1 Peter 1:11 "spirit of Christ."

The New International Version renders 1 Peter 1:11 this way:

"trying to find out the time and circumstances to which the Spirit of Christ in them was pointing when he predicted the sufferings of Christ and the glories that would follow."-italics ours.

The New World Translation reads:

"They kept on investigating what particular season or what sort of [season] the spirit in them was indicating concerning Christ when it was bearing witness beforehand about the sufferings for Christ and about the glories to follow these."-italics ours.

A footnote in the New World Translation states: "[v.]11 Or, "the spirit of Christ which was in them indicated."

Why has the NWT Translation Committee opted to render the Greek "TO....PNEUMA XRISTOS," literally, "the....spirit of Christ" as "the spirit in them was indicating concerning Christ"?

It appears that the phrase here "spirit of Christ" has been taken in the genitive of relation. To give an example of this: John 7:35 literally is "the dispersion of the Greeks" means "scattered among the Greeks."-NIV. The NIV has used the prepositional word "among" to show the relation of the word "dispersion" with the phrase "of the Greeks." Another example of this is at Romans 5:18, literally is "DIKAIWSIN ZWHS," "justification of-life." The New International Version translates this as "justification that brings life." When we have this type of genitive then some such prepositional word or phrase is necessary to bring out what kind of relation the words have with each other. The NWT Translation Committee has understood that the phrase "the...spirit of Christ" is not a reference to Christ's spirit but to the holy spirit of God that, through the prophets of the O.T., foretold about the sufferings that the Christ would have. Of course, not all will so interpret. However, note what P. H. Davids in The 1st Epistle of Peter wrote:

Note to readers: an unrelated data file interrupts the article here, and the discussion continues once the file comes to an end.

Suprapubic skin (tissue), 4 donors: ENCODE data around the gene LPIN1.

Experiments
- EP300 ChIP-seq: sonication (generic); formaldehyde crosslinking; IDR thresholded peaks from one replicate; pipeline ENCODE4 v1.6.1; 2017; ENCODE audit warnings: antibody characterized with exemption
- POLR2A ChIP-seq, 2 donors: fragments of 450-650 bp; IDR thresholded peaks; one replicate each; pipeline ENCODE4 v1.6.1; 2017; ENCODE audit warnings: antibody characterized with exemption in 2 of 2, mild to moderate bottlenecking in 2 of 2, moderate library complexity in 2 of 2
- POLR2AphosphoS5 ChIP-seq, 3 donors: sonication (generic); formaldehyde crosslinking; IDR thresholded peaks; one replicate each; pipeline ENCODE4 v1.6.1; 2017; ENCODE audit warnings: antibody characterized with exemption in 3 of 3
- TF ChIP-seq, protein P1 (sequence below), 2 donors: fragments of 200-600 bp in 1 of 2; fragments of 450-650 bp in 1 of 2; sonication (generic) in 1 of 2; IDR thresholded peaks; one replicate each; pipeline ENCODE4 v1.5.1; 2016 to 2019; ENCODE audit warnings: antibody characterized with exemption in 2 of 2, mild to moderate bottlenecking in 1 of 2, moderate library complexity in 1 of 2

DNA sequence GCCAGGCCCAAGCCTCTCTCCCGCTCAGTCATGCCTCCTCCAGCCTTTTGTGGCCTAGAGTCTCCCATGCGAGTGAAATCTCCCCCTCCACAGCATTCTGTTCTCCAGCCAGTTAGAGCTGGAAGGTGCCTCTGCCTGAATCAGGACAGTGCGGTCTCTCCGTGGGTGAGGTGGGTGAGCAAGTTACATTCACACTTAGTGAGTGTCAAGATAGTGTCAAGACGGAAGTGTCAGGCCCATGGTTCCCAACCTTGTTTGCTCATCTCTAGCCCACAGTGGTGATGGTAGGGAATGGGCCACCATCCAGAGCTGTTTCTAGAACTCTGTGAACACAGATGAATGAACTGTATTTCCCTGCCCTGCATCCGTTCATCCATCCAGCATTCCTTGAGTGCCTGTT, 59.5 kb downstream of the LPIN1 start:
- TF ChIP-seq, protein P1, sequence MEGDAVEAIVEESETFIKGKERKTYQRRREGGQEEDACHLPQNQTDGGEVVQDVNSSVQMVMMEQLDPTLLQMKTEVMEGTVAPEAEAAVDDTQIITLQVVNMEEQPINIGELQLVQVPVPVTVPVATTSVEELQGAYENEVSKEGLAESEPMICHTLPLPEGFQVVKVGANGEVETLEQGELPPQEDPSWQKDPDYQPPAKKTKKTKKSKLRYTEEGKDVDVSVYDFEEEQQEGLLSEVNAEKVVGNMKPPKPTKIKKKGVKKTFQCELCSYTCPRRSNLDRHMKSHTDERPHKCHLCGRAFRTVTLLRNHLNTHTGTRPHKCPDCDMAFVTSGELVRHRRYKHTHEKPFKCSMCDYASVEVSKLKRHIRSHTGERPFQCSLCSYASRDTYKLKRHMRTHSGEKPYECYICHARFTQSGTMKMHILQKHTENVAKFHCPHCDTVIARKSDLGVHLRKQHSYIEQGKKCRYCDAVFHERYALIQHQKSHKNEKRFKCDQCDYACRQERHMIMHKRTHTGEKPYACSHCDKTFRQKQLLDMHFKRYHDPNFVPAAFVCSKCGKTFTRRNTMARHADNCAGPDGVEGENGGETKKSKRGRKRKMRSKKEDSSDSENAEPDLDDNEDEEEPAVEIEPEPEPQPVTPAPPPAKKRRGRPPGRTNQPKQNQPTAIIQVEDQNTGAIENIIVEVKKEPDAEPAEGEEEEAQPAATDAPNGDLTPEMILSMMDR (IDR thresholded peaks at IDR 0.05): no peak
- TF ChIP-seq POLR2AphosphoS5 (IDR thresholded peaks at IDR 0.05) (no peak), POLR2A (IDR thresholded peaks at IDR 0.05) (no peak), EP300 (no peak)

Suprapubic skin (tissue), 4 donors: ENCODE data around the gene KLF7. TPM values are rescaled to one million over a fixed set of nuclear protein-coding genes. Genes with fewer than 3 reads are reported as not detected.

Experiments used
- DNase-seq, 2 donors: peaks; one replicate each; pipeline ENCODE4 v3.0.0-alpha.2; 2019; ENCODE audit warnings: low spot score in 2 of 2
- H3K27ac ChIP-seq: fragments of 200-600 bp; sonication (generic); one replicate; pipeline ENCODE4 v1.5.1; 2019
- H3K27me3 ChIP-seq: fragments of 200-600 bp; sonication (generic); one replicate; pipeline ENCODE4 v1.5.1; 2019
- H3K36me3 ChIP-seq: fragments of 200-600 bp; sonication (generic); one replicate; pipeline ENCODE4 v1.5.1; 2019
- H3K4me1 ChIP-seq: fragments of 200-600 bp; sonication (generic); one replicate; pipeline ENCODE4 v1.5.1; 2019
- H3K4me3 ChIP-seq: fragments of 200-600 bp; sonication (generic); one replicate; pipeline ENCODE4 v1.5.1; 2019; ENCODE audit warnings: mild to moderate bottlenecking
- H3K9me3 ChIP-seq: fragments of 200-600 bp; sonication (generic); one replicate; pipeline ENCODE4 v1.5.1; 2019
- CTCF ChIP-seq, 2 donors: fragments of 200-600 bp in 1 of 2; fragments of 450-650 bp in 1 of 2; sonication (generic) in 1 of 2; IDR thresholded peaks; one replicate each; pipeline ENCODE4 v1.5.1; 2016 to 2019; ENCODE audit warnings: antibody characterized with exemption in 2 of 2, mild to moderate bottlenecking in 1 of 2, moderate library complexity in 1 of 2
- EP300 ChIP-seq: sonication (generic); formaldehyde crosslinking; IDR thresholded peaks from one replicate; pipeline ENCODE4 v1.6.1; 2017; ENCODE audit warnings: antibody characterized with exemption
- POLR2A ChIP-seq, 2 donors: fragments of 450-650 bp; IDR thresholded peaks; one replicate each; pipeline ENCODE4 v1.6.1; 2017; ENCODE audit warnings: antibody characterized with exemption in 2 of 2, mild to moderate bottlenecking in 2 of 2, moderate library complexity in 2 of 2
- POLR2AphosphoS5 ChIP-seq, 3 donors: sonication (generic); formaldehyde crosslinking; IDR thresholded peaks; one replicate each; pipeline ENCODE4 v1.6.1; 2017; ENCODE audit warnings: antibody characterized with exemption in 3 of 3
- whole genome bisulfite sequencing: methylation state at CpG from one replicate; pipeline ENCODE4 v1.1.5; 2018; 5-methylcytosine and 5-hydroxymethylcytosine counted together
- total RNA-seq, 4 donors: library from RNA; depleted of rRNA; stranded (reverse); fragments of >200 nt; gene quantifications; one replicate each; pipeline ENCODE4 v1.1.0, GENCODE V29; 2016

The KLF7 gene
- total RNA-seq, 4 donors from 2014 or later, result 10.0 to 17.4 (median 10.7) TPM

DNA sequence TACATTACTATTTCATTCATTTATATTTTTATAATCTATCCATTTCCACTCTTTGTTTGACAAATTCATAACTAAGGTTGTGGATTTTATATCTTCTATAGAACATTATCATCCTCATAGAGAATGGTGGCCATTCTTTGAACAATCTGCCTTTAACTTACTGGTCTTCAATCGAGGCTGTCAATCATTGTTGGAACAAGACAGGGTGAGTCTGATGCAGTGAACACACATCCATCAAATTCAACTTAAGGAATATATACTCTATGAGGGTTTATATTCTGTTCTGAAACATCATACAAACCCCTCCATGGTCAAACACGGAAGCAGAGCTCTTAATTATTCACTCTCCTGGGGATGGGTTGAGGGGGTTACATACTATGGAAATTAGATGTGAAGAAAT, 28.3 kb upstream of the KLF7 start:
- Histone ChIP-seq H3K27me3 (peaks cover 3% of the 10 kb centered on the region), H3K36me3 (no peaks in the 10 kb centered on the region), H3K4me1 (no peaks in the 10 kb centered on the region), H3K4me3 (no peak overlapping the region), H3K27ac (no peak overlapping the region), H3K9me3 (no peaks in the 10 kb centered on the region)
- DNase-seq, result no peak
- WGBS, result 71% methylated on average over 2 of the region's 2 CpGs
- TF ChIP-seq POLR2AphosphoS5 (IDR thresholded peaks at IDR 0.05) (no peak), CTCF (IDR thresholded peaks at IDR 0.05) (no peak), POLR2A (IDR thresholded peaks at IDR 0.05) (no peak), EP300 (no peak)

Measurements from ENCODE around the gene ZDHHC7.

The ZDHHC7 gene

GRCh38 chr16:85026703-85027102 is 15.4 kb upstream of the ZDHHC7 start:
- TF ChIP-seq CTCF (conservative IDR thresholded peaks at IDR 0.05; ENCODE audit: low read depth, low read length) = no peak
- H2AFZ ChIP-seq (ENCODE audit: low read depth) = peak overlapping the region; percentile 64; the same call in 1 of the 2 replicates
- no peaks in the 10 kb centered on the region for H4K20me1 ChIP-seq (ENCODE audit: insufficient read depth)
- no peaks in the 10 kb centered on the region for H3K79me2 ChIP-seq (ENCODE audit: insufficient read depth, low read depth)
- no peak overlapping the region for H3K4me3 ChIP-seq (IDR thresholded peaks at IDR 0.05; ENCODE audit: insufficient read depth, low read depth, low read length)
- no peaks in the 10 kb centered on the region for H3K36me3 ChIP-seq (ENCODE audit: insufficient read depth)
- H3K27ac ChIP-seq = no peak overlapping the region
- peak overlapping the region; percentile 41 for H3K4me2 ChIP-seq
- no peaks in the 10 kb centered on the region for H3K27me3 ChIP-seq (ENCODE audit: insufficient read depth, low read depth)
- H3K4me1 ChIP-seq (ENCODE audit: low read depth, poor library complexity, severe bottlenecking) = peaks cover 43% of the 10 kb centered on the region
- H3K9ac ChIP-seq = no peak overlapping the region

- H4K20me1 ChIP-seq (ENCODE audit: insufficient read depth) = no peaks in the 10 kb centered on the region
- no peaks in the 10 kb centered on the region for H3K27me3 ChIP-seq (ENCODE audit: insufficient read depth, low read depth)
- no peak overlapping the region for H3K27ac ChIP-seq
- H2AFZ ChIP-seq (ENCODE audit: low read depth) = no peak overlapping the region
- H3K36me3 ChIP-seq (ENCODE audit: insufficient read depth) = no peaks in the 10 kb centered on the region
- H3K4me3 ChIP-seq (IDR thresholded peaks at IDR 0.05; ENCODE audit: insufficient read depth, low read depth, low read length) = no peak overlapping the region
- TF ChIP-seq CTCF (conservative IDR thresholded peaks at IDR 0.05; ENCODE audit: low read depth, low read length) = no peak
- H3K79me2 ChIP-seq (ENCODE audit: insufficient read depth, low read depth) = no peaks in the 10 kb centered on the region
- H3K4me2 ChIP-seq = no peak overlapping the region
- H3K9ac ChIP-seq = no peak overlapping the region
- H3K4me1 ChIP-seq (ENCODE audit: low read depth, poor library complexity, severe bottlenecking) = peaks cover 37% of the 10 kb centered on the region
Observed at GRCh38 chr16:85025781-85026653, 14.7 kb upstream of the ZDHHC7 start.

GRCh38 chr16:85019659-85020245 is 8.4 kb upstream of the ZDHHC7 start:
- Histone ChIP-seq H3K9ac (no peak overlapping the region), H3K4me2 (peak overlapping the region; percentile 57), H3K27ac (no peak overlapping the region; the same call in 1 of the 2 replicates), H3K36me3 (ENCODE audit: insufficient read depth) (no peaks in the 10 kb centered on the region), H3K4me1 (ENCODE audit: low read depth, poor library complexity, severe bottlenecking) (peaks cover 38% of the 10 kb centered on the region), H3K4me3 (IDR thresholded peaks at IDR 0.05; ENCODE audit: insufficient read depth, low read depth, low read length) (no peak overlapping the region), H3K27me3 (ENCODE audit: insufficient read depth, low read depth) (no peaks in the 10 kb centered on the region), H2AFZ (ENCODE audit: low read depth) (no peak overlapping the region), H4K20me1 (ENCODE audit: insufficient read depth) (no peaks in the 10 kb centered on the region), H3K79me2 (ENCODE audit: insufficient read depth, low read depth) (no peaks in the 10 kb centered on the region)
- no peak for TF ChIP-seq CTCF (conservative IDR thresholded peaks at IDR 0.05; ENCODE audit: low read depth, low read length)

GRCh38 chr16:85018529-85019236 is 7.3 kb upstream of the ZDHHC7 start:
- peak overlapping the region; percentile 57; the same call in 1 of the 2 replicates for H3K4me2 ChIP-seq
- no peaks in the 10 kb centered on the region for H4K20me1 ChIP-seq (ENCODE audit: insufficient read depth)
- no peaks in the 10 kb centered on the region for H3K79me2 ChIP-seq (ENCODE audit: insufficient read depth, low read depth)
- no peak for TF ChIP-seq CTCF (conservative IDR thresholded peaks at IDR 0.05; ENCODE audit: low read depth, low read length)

"..The identification of "Spirit of Christ," then, shows that it is the spirits witness to Christ in the O.T. that is the focus of interest, not the actual pre-existence of Christ which Peter does not mention..."

In a footnote he writes: "This commentary suspects that he[Peter] has not reached the position clearly seen in John and Hebrews, that is, that there is not enough evidence to argue that he was in fact aware of the concept of the pre-existence of Christ and thus that "Spirit of Christ" most likely refers to the Holy Spirit or "Spirit of God" known in the O.T. times."-The New International Commentaries on the New Testament, Errdmans Publishing Co. Grand Rapids, Michigan, pp 62-63.

M. R. Vincent writes upon the words "EIS XRISTOS"("of Christ"): "Lit[erally] unto Christ...The suffering destined for Christ, as in ver[se] 10 he speaks of the grace [EIS hUMAS], unto you: i.e., destined to come unto you. Peter was especially concerned to show that the sufferings of Christ were in fulfillment of prophecy, because it was a subject of dispute with the Jews whether the Christ was to suffer(Acts 3:18; 26:22, 23)."-Word Studies in the New Testament, Vol.1, page 302, Macdonald Publishing Company.

See also The First Epistle of St Peter by E.G.Selwyn, page 135, 136.

The "spirit" of 1 Peter 1:11 is not Christ's spirit, but God's holy spirit that inspired the prophets to write concerning the future sufferings of the Christ.

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